Innovative streetwear designer Astrid Andersen already presented a Spring 2019 collection earlier come early july, in London. Week when the time found show in her native Denmark for Copenhagen Fashion, Andersen wished to something extra special. The week therefore she developed probably the most unique connection with.
Andersen held her presentation at the Hotel Alexandra, in a suite named for influential mid-century Danish architect Verner Panton widely. Attendees were ushered around the area in tiny groups, told only that the knowledge will be “intimate” and that no flash photography was allowed. And “intimate” ended up being something of an understatement.
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The Panton suite contains two rooms — one blue, one blazing orange — filled up with models in Andersen’s crinkly tailored tracksuits. These were like living mannequins; no-one, including kids, moved a muscle. It had been especially impressive taking into consideration the scorching weather (Copenhagen is really a city without much air-con, since it needed it never. Climate change!).
The designer said that she wished to present a thing that allows her to generate images beyond standard runway photography, and that she was inspired by family portraits. There have been models of various different ages, races, and genders, including an calm baby impressively, Nomi, who modeled alongside her parents Marz Lovejoy and office editor-in-chief Simon Rasmussen. Andersen’s mother was featured in the show, as were the young sons of fellow office editor and makeup artist Zenia Jaeger (Jaeger, who also did the makeup at Saks Potts’ show, explained she was “this type of proud mommy”). It had been surreal, and an excellent showcase for Andersen’s work, which continues to push the bounds of streetwear.
She spoke to PAPER concerning the concept behind the show, “DIY space traveling,” and how she originated by her link with streetwear to begin with.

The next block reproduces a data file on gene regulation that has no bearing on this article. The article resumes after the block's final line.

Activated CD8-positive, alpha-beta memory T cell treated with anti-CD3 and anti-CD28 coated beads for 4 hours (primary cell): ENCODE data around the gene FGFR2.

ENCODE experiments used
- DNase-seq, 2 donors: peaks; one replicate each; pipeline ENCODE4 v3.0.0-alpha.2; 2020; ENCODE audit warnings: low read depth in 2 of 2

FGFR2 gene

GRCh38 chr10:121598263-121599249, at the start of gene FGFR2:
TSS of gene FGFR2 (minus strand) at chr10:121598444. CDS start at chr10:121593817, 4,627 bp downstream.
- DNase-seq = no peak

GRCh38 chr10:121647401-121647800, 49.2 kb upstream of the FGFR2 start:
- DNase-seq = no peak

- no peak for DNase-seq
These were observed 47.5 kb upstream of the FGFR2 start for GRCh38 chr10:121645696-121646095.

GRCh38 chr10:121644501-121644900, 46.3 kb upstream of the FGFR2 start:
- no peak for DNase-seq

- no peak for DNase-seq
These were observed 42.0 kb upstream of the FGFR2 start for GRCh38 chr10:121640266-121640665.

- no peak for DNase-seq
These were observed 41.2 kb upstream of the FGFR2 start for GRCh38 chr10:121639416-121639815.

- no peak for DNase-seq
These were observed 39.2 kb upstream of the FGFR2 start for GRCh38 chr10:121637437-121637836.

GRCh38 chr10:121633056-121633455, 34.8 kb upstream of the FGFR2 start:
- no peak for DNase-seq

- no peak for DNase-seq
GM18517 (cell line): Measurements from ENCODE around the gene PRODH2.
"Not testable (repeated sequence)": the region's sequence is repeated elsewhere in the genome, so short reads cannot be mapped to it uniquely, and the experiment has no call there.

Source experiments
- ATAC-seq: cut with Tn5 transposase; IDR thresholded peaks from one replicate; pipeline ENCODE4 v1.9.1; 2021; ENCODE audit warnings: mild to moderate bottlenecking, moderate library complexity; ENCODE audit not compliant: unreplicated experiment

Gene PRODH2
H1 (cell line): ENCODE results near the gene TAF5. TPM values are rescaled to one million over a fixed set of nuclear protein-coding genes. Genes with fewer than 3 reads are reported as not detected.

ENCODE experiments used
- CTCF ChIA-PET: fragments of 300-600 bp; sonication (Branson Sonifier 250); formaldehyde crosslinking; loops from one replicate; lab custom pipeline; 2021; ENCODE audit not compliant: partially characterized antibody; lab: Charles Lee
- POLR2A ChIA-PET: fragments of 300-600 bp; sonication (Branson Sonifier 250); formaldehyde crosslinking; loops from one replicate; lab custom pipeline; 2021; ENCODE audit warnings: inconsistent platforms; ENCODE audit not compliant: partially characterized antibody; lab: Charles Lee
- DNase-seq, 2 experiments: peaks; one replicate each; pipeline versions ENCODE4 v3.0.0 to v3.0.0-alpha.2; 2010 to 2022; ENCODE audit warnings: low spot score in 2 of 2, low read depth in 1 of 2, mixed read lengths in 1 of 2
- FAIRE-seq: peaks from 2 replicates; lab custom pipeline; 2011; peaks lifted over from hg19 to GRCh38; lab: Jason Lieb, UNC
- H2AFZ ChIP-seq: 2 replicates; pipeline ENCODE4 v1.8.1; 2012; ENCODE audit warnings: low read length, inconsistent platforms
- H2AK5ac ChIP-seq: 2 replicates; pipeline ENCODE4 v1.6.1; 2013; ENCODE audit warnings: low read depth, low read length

Could you tell concerning the concept behind the presentation?
We do catwalk shows always, and then this time around in London we wished to break it a bit also, and type of shoot content which has a deeper story compared to the catwalk images sometimes leaves us. I’ve been enthusiastic about this Danish architect Verner Panton, and he’s pretty much been erased from the Danish architecture. When you around walk, we’ve complemented the more standard, Scandinavian style, but he’s a really legend.
When I then found out that suite was here I was so excited. This specific architect for certain is area of the aesthetic that has been in my own childhood home, therefore i really wished to make some mention of my very own work just. The essential idea was to target around some sort of family portrait. In Copenhagen we execute a womenswear show normally, but we thought it will be quite nice showing it in another altered universe and just invite family and friends. My mom here is!
When it involves the specific clothes, what were you thinking because of this season?
I think originally the collection was exactly the same in London, but we tailored some things for the boys and just showed it on another size scale aswell [as on her behalf London collection, Andersen told PAPER it had been inspired by “albino crocodiles and tinfoil caravans”]. However the vibe I needed was summer really, and sort of DIY space traveling just. So it is like you’re dreaming about space, but you’re really in your backyard.
What can you like about showing in Copenhagen versus showing in London?
I feel this can be the way for visitors to show this is different for me personally. This feels very personal with my children, and the area is really a heritage from where I’m from, and sometimes [in London] we just execute a blank catwalk. THEREFORE I think both different shows really reflect what’s happening in my own mind. In London this year, we really created this big set with UFOs and deserts, and here feels as though from the very personal viewpoint back.
As someone who’s been dealing with streetwear for some time, how will you experience its increasing presence in high fashion?
This is really a conversation I had a decade ago, when I had to somehow talk with journalists about how exactly I possibly could attract visitors to my clothes if they weren’t designed for the catwalk, or high fashion. But I stood my ground about any of it, so it is nice given that the question is sort of reversed.
For some, streetwear is really a trend, and for a few it is a lifestyle. For my generation, it is a lifestyle. I believe it is a lifestyle that will take probably ten years or two to stay and for folks to handle it differently, to go on it more seriously, that is happening now already. It’s best for everyone who’s interested in this sort of aesthetic, as a female even. It’s more about being comfortable, and that is just what streetwear is approximately.
How did you obtain into streetwear to begin with?
I think it’s just our generation. Like I’m from the small town in the countryside in Denmark, and I paid attention to Dr still. Dre. I had that American influence still. You understand, here, everything on TV is American, all of the music is American. It’s changing now, but that’s what it had been like growing up. I believe that’s what folks find interesting — that I’m a female from Scandinavia, but I’ve each one of these references. But it’s just natural.
Photos by Rasmus Luckmann, thanks to Astrid Andersen
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